The Ninth Metal (The Comet Cycle #1) by Benjamin Percy

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It began with a comet. When it came into view on a close pass by Earth, people took off work, gathering on sidewalks and in parking lots to watch it burn by. One year later, Earth spun into the debris field the comet left behind. Minnesota seemed to bear the brunt of the damage: meteors annihilated barns and silos, cratered pastures and hardwood forests, tore up county highways, and evaporated one small town in an instant.

At first, it seems to be a disaster. Until the people of Minnesota notice deposits of unusual metal in the comet’s debris. Not gold, silver, copper, tin, iron or any of the noble metals, it’s a previously unknown ninth metal: omnimetal. With high-density charging capabilities and conductive properties that can change the world as an energy source, the deposit might be the best thing that ever happened to the northern section of the state, where the economy has been dying for a long time. Or it might be the worst.

It is then that the “gold rush” begins. Farmers sell their metal-rich land for millions. Comet-worshipping cults set up compounds and repeat the phrase “Metal is” as their mantra. Roughnecks flood the town, hungry for work and trouble. Prostitutes flourish. Businesses rise. Families are divided. Saudis bid against the Chinese on land grabs. Bodies lie in shallow graves. As witnessed when oil was discovered in the Bakken Formation of North Dakota, the heartland in our story goes from the middle of nowhere to the center of everything. And one family–the Frontiers–hopes to control it all.

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Rating: 4 out of 5.

The Ninth Metal by Benjamin Percy

My rating: 4 of 5 stars

This was a fun one to read. Those looking for a type of read that has all the embodiment, strong elements of a power struggle will enjoy this one.

I read it for The Poisoned Pen Bookstore Sci-Fi/Fantasy Book-of-the-Month Club.

The Story
This was the fun part. It dives into each scene with supportive structure, reading much like a comic book, in which characters from the universe are mentioned, making overall feel special, nostalgic, and treasured.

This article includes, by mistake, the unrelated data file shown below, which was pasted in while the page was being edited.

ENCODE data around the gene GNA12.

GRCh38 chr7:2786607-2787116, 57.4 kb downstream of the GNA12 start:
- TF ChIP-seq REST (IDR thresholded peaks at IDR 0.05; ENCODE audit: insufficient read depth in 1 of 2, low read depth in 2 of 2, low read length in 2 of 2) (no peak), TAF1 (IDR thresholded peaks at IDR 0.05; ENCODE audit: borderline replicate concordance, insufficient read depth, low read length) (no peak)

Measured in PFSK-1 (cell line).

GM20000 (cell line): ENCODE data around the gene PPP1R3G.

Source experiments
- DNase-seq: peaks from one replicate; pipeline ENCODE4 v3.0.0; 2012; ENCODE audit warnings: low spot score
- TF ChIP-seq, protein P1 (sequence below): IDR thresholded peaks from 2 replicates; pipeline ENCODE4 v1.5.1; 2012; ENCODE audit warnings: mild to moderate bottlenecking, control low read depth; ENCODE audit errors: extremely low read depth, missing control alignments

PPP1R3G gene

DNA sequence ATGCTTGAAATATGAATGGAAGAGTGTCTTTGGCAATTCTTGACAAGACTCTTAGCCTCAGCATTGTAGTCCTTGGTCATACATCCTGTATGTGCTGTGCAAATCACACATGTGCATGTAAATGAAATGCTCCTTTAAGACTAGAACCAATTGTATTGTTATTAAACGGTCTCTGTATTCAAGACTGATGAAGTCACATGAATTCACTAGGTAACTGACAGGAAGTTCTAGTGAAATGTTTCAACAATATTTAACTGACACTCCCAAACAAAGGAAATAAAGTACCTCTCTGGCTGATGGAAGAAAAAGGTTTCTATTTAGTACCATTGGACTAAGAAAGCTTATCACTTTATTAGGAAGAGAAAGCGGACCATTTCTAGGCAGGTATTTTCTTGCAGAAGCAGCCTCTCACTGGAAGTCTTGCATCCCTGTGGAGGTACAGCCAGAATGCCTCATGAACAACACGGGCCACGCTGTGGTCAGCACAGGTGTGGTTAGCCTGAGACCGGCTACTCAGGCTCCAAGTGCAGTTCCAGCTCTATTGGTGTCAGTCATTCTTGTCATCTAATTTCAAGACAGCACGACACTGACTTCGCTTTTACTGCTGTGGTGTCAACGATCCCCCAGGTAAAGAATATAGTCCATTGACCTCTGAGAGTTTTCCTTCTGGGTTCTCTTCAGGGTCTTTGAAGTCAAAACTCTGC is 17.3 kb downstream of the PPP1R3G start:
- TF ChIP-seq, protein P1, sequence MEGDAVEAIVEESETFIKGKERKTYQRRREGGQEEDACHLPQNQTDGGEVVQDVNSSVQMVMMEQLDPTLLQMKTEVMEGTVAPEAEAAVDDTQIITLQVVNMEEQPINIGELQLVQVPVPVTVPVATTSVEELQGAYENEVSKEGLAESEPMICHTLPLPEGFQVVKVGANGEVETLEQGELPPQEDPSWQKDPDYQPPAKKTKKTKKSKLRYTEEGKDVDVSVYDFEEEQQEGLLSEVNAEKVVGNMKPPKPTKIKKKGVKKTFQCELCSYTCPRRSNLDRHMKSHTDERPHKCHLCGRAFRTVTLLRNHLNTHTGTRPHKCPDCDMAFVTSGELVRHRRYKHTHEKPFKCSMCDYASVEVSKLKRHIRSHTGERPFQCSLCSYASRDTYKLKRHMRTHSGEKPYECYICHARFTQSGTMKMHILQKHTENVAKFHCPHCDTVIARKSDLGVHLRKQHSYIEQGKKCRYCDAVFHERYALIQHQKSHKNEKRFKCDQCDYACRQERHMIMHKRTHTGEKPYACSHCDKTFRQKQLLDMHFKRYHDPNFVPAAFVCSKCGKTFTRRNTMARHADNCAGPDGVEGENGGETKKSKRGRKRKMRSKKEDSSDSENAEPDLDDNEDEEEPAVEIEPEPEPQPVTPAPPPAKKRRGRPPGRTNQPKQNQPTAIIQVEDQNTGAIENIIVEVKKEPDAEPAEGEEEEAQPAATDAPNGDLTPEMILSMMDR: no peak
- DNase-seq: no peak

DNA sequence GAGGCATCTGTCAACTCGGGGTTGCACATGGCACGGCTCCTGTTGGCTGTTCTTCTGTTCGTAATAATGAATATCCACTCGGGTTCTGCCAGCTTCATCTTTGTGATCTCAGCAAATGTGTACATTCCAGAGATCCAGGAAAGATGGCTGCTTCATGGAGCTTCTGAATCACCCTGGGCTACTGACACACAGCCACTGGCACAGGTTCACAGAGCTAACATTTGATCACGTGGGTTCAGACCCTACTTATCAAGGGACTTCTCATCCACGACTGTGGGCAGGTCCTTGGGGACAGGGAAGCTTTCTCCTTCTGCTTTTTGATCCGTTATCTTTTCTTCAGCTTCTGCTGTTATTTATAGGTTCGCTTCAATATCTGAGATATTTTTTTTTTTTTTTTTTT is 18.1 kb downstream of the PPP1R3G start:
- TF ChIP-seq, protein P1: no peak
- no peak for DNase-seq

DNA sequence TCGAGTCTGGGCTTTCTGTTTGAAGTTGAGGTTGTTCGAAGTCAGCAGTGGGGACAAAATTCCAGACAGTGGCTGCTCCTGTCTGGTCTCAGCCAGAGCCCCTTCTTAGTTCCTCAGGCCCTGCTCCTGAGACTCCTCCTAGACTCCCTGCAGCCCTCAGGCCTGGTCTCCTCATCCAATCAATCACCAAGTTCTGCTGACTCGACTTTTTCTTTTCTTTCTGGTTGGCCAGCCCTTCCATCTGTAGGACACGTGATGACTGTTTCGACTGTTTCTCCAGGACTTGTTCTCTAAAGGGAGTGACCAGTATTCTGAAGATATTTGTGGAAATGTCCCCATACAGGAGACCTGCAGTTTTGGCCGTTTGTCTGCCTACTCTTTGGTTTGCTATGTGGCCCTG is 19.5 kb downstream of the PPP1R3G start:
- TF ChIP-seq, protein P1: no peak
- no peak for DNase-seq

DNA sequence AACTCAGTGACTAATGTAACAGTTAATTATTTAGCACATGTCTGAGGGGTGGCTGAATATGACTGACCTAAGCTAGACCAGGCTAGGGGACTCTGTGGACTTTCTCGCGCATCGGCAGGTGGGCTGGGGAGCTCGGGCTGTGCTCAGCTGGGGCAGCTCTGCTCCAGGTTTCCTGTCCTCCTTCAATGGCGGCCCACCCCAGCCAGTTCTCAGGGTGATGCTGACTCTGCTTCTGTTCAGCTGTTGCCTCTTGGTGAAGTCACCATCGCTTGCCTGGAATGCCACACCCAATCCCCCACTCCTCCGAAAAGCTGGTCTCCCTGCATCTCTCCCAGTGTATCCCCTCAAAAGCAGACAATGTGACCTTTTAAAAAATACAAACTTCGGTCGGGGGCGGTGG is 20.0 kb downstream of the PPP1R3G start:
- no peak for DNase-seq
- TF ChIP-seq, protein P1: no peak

The dilemmas themselves were adventurous, some daring, some quiet parts of character self reflection, and enough subplots to keep propulsion and interest engaging.

Would have liked more scientific reasoning though. Barring not to mention flowers in the ICU and no one wears hearing protection and can’t be presumed while engaging in conversation.

There was this element of having sympathy which was fine, especially for comic-esque type style, but the end depiction of come and gather approach toward religion, and every religion equal, and preaching of coexistence was not fitting for the build up for this book and not satisfying clincher to read about. Felt thrown in there for last minute, appeasing measure.

The Writing
I enjoyed the overall writing. Elements were cohesive and the delivery of each circumstances kept interest coming.

Pacing was spot on.

A few repeat lines could have been tailored to keep certain instances fresh.

Characters
Characters have a chance to tell their origin story which was great.

I don’t know if all the characters needed to be introduced to the quantity and depth that they were though. Would have liked less characters to keep track of from this regard and with the remaining ones to have them be shown in personality or habit, would have benefited from focus, and resulted in more connection and depth. Though I’m just learning that this is a series, so maybe this makes sense or maybe adding more to the point of there being too many to sort out so early on.

I will look forward to reading more from this author.

View all my reviews

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